Strange Horizons, September 8, 2014
Reviewed by Stevie Barry
Polenth Blake‘s “Never the Same” is an absolutely fascinating story. The unnamed narrator is a psychopath living in a small colony on a world in the initial stages of terraforming. They (no gender is given, and the narrator uses the pronoun ‘they’) have a sister who aspires to leadership of the colony, and a brother who works in wildlife rescue: both siblings are well-respected members of the community. The brother, however, is not what he seems.
What really sets the story apart is the narrator “themself.” This is not a character who was unjustly labeled a psychopath — they know what they are. While they know in an academic sense what they must do to appear trustworthy and non-threatening, on an emotional level, they don’t grasp it. Certain rules must be followed, but why do people hold some in higher regard than others? And why are they the only one who sees the brother as what he is? Lacking the emotional investment the ‘normal’ people have, they can see the colony’s hypocrisy for what it is.
The lack of gender clarity is very deliberate. The narrator is never once referred to as ‘he’ or ‘she’ even by other characters: the doctor who diagnosed them called them ‘it’ in an attempt to dehumanize them, prompting an insistence on ‘they’. In their narration, they mention that they think “the idea of self is a delusion to keep fear at bay”, and so refuse to be deluded. They are not just an outcast from society, but from traditional humanity, unable to comprehend the emotional motivation of men or women. It drives home the fact that they are a creature slightly apart from a people they do not (and cannot) understand, whose emotions they do not share. While they will refer to others by gender, there are some — always strangers — that they also think of as ‘this person’. With few exceptions, they seem to assign gender only to the people they know.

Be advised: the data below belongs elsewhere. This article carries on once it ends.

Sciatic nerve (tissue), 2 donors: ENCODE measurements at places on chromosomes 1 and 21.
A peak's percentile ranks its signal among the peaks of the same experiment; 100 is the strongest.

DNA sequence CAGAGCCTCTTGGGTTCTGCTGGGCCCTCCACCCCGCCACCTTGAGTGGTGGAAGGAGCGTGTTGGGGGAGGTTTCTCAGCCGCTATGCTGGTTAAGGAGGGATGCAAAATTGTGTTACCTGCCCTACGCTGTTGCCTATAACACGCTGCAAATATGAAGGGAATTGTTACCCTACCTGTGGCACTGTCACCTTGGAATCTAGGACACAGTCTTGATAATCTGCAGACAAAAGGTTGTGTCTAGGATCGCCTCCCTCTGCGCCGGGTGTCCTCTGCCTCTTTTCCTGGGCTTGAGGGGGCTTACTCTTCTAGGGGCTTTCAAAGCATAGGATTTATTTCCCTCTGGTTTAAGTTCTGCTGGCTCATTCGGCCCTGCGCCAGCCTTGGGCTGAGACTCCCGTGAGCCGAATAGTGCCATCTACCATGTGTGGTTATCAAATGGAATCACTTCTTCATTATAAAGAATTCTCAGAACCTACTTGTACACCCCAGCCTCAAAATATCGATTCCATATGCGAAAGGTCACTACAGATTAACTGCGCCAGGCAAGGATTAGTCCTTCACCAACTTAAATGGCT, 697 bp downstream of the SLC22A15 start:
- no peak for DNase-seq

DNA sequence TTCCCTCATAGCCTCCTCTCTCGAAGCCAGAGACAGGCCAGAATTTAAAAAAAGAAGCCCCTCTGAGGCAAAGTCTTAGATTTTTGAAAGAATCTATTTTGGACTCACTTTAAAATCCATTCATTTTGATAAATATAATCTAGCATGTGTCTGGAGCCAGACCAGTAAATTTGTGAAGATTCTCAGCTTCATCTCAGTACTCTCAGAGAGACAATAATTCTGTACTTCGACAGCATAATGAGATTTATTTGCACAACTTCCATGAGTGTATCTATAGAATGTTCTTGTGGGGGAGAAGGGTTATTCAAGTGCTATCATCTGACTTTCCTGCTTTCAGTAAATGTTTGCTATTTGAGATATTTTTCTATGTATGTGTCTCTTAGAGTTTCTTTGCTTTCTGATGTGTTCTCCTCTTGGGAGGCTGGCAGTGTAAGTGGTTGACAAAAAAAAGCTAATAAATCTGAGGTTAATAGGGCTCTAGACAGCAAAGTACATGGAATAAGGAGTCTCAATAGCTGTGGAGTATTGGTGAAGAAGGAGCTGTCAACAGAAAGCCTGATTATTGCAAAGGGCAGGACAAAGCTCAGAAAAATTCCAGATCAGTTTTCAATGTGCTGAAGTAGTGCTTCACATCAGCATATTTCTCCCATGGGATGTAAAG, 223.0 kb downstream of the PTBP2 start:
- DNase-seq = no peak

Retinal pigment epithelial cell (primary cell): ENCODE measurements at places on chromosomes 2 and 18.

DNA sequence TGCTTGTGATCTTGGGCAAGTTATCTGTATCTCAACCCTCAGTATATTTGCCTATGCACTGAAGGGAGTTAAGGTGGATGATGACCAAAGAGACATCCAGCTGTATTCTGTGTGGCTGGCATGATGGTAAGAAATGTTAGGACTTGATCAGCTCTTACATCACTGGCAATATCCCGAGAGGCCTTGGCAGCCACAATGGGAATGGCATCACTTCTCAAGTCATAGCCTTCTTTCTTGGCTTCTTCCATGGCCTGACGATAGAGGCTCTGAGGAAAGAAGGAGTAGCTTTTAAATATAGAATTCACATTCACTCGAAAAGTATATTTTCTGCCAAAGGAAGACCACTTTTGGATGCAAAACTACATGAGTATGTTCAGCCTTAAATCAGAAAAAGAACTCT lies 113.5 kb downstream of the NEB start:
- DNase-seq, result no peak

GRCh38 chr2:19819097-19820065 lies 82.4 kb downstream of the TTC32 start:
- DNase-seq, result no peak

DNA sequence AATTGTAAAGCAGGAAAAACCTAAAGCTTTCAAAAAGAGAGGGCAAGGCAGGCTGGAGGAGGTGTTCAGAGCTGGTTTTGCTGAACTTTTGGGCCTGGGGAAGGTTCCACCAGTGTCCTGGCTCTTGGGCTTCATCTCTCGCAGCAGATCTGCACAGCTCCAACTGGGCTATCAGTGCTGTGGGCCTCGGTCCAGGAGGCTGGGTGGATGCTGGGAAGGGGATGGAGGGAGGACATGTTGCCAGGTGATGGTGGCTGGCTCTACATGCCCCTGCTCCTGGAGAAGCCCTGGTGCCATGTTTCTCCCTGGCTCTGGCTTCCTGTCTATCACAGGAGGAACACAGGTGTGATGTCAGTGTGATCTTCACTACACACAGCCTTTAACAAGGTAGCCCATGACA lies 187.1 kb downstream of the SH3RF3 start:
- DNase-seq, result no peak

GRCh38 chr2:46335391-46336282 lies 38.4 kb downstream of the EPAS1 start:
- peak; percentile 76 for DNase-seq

There is evidence that the narrator’s psychopathy has external origins, and that the source has possibly contaminated the brother as well. It’s implied that it’s only a matter of time before the whole colony is exposed, but the question of whether that will be a benefit or a detriment is left open-ended.